The cultural revolution, then—the program of deep structural change envisioned by the radical Freudian left—went far beyond a mere ‘sexual revolution.’ Its task, as these theorists saw it, was not to set aside more opportunities for erotic indulgence, as a momentary release from the demands of alienated labor, but to eroticize work itself. The point was not to enlarge the domain of leisure but to abolish the very distinction between work and leisure, to make work into play, and to get rid of the aggressive, domineering attitude toward nature that informs the present organization of work. It was partly in order to explain the origins of that attitude that theorists of the New Left turned to Freud. In other words, they turned to Freud for very good reasons. Unfortunately they brought with them a set of assumptions that owed more to the socialistic theory of the family (as Max Weber once called it) than to the founder of psychoanalysis.footnote4 Their attempt to base a general theory of culture on psychoanalysis, or to read psychoanalysis itself as a general theory of culture, led them further and further away from the critical core of psychoanalysis: its interpretation of clinical data. What began as a fruitful confrontation between psychoanalysis and Marxism ended in a reassimilation of psychoanalytic ideas to an older socialist critique of the patriarchal family—a critique that is becoming increasingly irrelevant to
Although it is difficult to generalize about the various schools of thought on the Freudian left—followers of Marcuse, followers of Brown, Laingians, Lacanians, radical feminists, socialist feminists—they all share the central premise that the patriarchal family is the root of organized oppression. It is important to remember that this idea has a long history that antedates Freud and has continued to develop independently of Freud. From the beginning, it had pronounced feminist and socialist overtones. Bachofen’s study of mother-right, Lewis Henry Morgan’s study of archaic kinship terminology, Engels’s analysis of the connections between the family, private property and the state all appeared to call into question the universality of monogamy and to trace its rise to the subjugation of women. The myth of matriarchal origins has remained attractive to feminists ever since, long after its abandonment by anthropologists. But even without the corollary of a matriarchal stage of social development allegedly antedating the patriarchal stage, the idea that oppression originates in the family continues to find widespread acceptance on the left, in large part because it seems to explain the rise and persistence of Faustian, acquisitive, aggressive, domineering character traits. Not just the radical left but the political culture of liberalism has been deeply coloured by a revolt against the discredited patriarchal authority of priests and poets and divinely anointed kings, and the critique of the family represents one of the most enduring ideological expressions of this revolt. Indeed the imagery of revolutionary brotherhood, which has been bound up with modern state-building since the time of the French revolution, derives its emotional energy from the tension between the overthrow and reconstitution of patriarchal authority. Given the number of modern states that have originated in revolutions, it is not surprising that so many modern thinkers have associated the origin of civilization itself with an act of rebellion against the father, followed by the reimposition of his authority in new forms.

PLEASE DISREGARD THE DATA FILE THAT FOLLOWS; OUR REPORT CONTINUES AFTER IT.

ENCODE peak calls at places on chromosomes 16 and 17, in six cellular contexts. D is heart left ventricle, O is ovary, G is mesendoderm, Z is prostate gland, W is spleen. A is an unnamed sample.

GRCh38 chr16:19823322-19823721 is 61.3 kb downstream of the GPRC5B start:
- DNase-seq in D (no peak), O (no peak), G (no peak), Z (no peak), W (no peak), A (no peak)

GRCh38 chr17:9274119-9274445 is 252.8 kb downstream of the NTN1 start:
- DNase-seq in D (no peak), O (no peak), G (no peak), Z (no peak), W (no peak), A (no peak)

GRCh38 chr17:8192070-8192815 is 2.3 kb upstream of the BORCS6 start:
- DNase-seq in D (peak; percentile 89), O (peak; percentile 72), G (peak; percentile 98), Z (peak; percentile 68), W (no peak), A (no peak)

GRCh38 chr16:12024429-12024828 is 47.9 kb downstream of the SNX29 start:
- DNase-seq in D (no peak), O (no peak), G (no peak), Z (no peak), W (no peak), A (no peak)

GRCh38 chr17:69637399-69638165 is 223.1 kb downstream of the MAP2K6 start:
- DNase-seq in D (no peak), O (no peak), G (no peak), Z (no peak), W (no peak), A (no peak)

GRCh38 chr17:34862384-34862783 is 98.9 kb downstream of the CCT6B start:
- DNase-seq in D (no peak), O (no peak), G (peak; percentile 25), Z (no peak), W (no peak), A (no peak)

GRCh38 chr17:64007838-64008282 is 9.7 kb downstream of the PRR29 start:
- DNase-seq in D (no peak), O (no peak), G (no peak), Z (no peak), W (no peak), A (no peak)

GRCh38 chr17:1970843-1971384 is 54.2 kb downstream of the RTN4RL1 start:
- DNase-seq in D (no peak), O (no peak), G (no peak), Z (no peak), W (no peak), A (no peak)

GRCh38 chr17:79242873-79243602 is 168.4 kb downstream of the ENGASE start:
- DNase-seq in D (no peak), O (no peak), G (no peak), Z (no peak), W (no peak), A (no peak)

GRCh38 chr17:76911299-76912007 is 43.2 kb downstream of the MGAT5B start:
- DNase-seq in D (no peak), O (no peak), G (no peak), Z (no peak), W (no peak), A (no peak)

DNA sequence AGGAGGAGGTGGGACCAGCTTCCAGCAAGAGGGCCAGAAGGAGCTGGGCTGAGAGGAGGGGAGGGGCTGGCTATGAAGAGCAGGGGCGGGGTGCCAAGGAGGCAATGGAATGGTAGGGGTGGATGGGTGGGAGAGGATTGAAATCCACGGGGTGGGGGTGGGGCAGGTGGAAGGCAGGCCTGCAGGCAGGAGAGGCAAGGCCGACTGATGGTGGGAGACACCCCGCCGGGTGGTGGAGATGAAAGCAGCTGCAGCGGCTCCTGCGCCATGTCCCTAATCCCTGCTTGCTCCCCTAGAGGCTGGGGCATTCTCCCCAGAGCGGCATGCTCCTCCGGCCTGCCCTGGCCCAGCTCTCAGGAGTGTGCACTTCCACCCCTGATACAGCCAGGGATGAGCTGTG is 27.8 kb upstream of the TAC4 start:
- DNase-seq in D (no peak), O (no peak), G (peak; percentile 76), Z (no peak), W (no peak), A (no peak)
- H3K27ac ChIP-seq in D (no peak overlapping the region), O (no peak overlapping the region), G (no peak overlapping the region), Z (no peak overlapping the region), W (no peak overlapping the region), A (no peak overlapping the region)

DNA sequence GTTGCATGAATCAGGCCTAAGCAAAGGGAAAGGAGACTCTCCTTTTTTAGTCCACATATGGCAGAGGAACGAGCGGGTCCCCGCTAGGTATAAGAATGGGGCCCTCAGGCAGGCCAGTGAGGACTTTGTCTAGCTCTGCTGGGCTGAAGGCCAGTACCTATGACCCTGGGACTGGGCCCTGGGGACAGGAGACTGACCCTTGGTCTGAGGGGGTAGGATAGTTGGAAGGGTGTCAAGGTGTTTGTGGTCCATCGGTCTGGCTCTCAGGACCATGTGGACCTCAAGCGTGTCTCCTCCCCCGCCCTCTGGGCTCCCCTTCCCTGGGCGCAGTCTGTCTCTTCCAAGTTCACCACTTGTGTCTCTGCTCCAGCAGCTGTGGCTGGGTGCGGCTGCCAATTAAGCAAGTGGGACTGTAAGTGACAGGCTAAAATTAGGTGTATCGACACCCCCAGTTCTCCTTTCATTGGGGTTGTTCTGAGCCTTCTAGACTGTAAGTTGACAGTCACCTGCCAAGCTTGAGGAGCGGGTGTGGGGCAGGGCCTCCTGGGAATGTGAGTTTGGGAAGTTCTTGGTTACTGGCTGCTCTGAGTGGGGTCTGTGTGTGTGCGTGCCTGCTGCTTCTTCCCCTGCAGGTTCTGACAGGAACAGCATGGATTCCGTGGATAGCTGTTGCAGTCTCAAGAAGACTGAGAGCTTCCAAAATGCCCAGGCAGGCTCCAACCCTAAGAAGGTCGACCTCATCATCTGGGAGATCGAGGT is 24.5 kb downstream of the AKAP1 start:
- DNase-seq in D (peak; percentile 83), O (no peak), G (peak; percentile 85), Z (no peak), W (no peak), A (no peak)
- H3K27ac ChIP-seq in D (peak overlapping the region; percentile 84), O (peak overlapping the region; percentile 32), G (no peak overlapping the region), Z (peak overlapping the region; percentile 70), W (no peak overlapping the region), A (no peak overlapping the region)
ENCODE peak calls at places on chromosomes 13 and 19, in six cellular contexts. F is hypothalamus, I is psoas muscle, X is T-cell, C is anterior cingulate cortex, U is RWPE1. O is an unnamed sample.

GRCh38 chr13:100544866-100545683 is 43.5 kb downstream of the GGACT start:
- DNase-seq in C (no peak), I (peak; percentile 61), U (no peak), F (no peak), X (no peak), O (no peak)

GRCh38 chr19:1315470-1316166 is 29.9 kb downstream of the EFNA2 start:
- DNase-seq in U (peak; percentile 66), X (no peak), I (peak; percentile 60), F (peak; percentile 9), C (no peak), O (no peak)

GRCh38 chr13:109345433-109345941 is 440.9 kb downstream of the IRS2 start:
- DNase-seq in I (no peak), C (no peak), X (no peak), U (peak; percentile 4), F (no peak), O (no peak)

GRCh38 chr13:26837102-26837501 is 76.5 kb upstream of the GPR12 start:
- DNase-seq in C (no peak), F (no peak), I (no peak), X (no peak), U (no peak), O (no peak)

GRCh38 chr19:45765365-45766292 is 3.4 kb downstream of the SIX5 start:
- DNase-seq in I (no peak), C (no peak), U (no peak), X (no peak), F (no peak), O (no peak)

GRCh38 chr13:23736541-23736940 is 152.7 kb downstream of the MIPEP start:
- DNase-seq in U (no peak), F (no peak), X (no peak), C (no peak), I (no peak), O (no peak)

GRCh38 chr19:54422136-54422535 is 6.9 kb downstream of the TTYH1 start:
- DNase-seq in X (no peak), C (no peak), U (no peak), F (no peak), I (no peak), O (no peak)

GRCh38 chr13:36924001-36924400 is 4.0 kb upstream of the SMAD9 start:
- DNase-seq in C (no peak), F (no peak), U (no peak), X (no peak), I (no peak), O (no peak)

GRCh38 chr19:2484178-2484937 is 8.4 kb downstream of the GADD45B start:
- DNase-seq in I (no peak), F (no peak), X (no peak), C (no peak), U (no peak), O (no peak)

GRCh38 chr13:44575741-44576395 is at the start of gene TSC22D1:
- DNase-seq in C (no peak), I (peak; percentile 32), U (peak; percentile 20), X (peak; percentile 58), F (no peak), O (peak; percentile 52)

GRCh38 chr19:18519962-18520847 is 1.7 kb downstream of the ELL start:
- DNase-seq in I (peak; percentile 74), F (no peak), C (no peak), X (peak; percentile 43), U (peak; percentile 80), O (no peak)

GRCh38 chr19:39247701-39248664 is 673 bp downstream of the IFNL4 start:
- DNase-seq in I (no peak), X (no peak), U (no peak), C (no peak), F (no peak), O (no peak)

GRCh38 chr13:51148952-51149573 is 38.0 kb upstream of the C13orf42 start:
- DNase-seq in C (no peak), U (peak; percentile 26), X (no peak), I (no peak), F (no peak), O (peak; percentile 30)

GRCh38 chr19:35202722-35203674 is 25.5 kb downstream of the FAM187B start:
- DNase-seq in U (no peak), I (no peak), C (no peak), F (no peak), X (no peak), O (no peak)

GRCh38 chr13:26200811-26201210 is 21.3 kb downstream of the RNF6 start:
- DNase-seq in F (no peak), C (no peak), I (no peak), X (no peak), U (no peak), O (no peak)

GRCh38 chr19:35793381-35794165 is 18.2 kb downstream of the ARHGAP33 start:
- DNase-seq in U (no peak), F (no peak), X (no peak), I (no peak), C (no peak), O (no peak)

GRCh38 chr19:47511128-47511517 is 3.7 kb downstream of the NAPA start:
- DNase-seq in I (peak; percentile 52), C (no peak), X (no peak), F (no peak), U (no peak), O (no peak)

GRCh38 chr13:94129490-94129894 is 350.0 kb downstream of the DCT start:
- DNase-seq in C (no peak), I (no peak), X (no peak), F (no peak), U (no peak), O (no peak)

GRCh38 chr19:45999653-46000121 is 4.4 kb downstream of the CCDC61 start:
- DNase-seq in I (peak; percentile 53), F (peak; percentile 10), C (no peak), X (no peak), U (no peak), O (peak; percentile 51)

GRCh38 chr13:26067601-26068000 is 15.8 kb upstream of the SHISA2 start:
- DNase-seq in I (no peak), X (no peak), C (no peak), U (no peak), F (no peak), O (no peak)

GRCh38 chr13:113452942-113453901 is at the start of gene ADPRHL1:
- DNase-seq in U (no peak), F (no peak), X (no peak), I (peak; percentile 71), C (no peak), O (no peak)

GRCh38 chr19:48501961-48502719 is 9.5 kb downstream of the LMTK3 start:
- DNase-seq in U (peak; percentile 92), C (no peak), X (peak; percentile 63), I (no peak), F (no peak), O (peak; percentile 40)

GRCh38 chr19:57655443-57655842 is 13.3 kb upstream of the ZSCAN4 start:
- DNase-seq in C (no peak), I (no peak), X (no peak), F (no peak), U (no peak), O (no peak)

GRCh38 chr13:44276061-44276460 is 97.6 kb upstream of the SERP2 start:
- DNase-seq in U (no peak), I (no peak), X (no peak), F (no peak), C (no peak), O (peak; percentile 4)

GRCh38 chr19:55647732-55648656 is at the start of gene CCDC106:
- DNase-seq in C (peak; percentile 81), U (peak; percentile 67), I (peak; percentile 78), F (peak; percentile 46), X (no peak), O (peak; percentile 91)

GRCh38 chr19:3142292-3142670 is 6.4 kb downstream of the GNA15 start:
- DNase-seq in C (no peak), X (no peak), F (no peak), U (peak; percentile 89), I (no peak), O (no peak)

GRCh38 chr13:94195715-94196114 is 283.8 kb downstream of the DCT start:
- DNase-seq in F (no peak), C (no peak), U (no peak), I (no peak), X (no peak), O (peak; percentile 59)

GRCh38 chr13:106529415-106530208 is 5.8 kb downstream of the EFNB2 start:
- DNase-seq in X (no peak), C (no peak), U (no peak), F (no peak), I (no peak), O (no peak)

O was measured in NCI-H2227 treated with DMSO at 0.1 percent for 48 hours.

Freud’s own theory of the primal horde incorporates much of this revolutionary imagery as well as the formal theories of nineteenth-century anthropologists. It is easy to see attraction of this Freudian creation myth for the New Left. It not only implicates the family in the origins of a repressive civilization, but for the first time it spells out the psychological linkages between them: linkages between political history and the family. The sons overthrow the father but internalize his authority and reimpose it on women and children. The original revolution thus becomes the prototype of failed revolutions ever since. The uprising of the rebellious sons momentarily breaks ‘the chain of domination,’ according to Marcuse; ‘then the new freedom is again suppressed—this time by their own authority and action.’ Once established, the ‘rhythm of liberation and domination’ repeats itself throughout history—as in the life and death of Jesus, which Marcuse interprets as a struggle against the patriarchal laws in the name of love, a struggle betrayed by Christ’s